Search Engine Optimization, or SEO, has come a long way since the 90’s when the search engine algorithms relied heavily on things like keyword density and meta tags. This left the ranking pages open to inaccurate or irrelevant search results, since those early algorithms relied on the information provided by the webmasters who could easily abuse and manipulate it to increase their page ranking.
Since those early days, the algorithms have grown more and more complex as the search engines strive to keep their results as relevant as possible. Now, rankings are based more on site popularity, quality backlinks, and overall value provided to those searching for information. Black hat SEO tactics (illegal or frowned-upon tactics) result in removal and banning from search engine results pages, while white hat tactics (ethical tactics) are rewarded.
Much progress has been made, and the constant improvement of search engine performance continues to shape the way that quality search engine optimization evolves and improves over time. Even in the last 6 months, many advances have emerged that all businesses and providers of SEO services should be cognizant of as they work to build sites that thrive in the results pages. Here are some of those improvements:
1.) There’s been an increase in what Google (the go-to search engine that was ranked as the most visited website in the world) calls “responsive web design”, or designing a website to adjust to the screen or window of whatever device it is being viewed on.
Updating websites to such a design makes pages more optimized for people’s varied viewing needs. But more to the point, responsive web design also marries the URL for the mobile site and the main site, making each URL stronger from an SEO standpoint.
This was in response to the rise in the percentage of people who make online purchases through their smartphones and tablets. Websites with mobile-friendly pages attract and retain more business than websites that haven’t adapted to meet these rising needs, and stronger URLs draw more traffic to those websites in the first place. It’s as plain and simple as that.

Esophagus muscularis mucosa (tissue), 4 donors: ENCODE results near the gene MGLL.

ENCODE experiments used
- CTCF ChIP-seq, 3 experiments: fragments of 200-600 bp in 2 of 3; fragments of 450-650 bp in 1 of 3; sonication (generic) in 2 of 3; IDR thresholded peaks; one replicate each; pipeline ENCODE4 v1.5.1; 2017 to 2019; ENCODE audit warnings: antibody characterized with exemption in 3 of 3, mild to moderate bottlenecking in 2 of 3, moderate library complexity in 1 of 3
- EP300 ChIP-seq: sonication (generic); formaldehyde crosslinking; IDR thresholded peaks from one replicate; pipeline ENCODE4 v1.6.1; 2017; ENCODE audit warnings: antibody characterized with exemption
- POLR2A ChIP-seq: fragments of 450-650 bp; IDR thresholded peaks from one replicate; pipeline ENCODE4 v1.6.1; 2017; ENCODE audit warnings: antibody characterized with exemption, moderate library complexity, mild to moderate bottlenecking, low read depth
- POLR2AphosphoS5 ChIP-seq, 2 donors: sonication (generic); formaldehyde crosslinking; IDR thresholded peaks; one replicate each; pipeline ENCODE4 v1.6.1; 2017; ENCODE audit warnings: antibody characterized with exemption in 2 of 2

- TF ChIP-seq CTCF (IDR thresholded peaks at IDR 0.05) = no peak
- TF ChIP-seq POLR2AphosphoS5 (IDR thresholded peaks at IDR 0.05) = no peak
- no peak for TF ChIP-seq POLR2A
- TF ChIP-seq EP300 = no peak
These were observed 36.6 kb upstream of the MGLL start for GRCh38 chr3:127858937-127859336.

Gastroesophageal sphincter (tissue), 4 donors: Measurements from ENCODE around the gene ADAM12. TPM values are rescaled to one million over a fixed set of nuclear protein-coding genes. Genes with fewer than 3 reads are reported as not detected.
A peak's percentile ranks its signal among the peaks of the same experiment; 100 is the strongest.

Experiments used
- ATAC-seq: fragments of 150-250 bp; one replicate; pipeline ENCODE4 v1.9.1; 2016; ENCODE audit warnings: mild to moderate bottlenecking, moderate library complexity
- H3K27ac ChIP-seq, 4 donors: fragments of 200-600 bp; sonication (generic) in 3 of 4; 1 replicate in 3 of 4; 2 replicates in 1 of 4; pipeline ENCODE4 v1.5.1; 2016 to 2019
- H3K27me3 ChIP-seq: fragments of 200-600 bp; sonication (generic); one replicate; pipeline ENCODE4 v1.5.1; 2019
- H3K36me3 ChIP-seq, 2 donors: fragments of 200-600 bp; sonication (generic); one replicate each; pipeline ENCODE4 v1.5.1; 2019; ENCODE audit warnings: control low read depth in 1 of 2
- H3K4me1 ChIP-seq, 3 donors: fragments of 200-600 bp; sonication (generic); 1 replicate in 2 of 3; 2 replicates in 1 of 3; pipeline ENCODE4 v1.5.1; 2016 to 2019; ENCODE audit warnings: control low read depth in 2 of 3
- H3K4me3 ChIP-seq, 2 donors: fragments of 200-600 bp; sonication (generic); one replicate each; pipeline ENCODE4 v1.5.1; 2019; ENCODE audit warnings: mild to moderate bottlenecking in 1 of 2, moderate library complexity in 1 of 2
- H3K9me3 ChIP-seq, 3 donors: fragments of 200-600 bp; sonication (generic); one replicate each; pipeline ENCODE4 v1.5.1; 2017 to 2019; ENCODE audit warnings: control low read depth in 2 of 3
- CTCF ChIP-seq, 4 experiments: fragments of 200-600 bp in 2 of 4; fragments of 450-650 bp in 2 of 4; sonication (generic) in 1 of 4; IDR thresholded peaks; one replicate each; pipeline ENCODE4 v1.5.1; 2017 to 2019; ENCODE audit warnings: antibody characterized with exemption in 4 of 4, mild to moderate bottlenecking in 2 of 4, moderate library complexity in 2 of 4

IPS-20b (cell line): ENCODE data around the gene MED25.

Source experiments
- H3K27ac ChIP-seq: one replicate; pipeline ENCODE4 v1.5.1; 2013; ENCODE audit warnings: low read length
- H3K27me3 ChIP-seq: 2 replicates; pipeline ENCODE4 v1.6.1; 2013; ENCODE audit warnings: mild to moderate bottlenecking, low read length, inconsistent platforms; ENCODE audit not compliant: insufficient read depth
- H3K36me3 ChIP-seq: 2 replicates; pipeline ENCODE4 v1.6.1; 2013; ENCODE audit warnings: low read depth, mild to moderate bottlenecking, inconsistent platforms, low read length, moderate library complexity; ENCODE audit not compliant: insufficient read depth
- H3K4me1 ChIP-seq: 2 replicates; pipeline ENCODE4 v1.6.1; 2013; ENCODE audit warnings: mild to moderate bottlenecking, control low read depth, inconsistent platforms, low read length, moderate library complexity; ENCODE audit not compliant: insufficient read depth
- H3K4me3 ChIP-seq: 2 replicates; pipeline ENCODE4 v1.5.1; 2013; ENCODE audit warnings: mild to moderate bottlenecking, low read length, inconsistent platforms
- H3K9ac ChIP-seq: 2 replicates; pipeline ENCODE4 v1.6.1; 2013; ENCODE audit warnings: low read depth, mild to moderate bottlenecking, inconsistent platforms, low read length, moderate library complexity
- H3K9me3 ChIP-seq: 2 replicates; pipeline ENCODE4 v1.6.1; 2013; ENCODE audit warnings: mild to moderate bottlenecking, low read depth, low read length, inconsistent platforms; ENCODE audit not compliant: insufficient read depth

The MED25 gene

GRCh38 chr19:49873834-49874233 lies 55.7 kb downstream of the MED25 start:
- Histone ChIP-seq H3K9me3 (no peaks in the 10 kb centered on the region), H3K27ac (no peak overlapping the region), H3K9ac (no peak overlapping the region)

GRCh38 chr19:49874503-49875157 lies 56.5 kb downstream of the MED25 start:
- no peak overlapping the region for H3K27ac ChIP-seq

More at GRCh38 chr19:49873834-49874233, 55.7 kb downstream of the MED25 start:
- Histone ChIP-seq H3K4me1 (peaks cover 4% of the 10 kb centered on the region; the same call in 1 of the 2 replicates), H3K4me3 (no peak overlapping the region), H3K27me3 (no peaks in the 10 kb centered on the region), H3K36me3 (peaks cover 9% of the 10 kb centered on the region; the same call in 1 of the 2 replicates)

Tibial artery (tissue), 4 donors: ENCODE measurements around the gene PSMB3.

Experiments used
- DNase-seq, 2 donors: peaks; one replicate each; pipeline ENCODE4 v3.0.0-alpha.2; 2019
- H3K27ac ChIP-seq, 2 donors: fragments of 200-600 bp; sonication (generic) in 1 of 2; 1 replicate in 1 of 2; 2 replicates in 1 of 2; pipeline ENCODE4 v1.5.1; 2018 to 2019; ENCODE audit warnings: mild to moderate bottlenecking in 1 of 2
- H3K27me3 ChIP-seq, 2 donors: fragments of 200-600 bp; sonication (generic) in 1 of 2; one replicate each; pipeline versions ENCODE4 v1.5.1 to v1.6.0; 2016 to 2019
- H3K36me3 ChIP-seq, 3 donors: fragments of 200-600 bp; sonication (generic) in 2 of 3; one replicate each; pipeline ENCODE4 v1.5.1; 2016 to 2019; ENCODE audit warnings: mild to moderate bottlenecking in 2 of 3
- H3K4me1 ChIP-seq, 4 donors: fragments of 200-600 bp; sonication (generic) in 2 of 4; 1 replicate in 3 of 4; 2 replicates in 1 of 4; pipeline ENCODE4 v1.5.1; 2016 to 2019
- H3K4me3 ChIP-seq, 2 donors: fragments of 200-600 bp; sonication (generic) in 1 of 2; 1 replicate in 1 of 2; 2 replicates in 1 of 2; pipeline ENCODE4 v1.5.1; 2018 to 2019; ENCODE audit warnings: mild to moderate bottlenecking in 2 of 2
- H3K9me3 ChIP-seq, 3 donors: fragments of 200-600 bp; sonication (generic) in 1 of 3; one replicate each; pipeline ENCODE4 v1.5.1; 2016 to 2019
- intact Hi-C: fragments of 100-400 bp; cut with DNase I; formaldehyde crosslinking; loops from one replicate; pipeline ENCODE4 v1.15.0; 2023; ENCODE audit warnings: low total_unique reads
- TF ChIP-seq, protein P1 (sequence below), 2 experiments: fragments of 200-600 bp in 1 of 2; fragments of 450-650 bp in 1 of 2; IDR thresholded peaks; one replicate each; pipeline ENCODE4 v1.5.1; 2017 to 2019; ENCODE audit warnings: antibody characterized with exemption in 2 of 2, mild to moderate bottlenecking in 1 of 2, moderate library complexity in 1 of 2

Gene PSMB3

2.) For the first time in over a decade, Google implemented an entirely new algorithm. The Hummingbird algorithm has, according to them, impacted 90% of all search queries. This is quite a significant milestone in the evolution of search, and the full effect of this change is still unfolding as time passes.
Hummingbird has made searching more natural and conversational by catering to longer queries and shifting the focus away from driving keywords to actual meaningful content. It has improved search functionality by making opinions and vague questions more answerable and by equipping it to better answer questions that users might have otherwise asked others in their social circles.
This is Google’s attempt to change Internet searching from a list of potentially relevant links to actual answers to questions, and it seems to be working.
Basically, this new advancement in search capability is designed to favor sites that provide value to users through relevant and useful content. This means that SEO services should be focused much more on genuinely helpful information and appropriate content rather than on keyword density or number of backlinks.
3.) There’s been a general shift in mindset– necessitated by the above points– from seeing SEO as an industry of link building to an industry of aspiring marketers.
The push from these advancements created a desire throughout the industry to not just create as many links as possible to business web pages but to provide as much benefit to clients as possible through real information and real quality.
The days of being able to utilize SEO to trick the search engine algorithms or to incorporate less-than-ideal means of driving traffic to sites are drawing to a close, and being replaced with ones in which search engine results pages show better and links to more relevant content and less web spam.
SEO campaigns will now be focused more on delivering excellent content, ensuring that it is accessible across all devices, and assessing content performance within the entirety of the search ecosystem. Brands and businesses will be recognizing these “answer machines” and attempting to influence those answers by creating content that is both authoritative and useful.
Search engines are smarter and more efficient, and so must anyone be who hopes to optimize sites to their fullest potential on the web.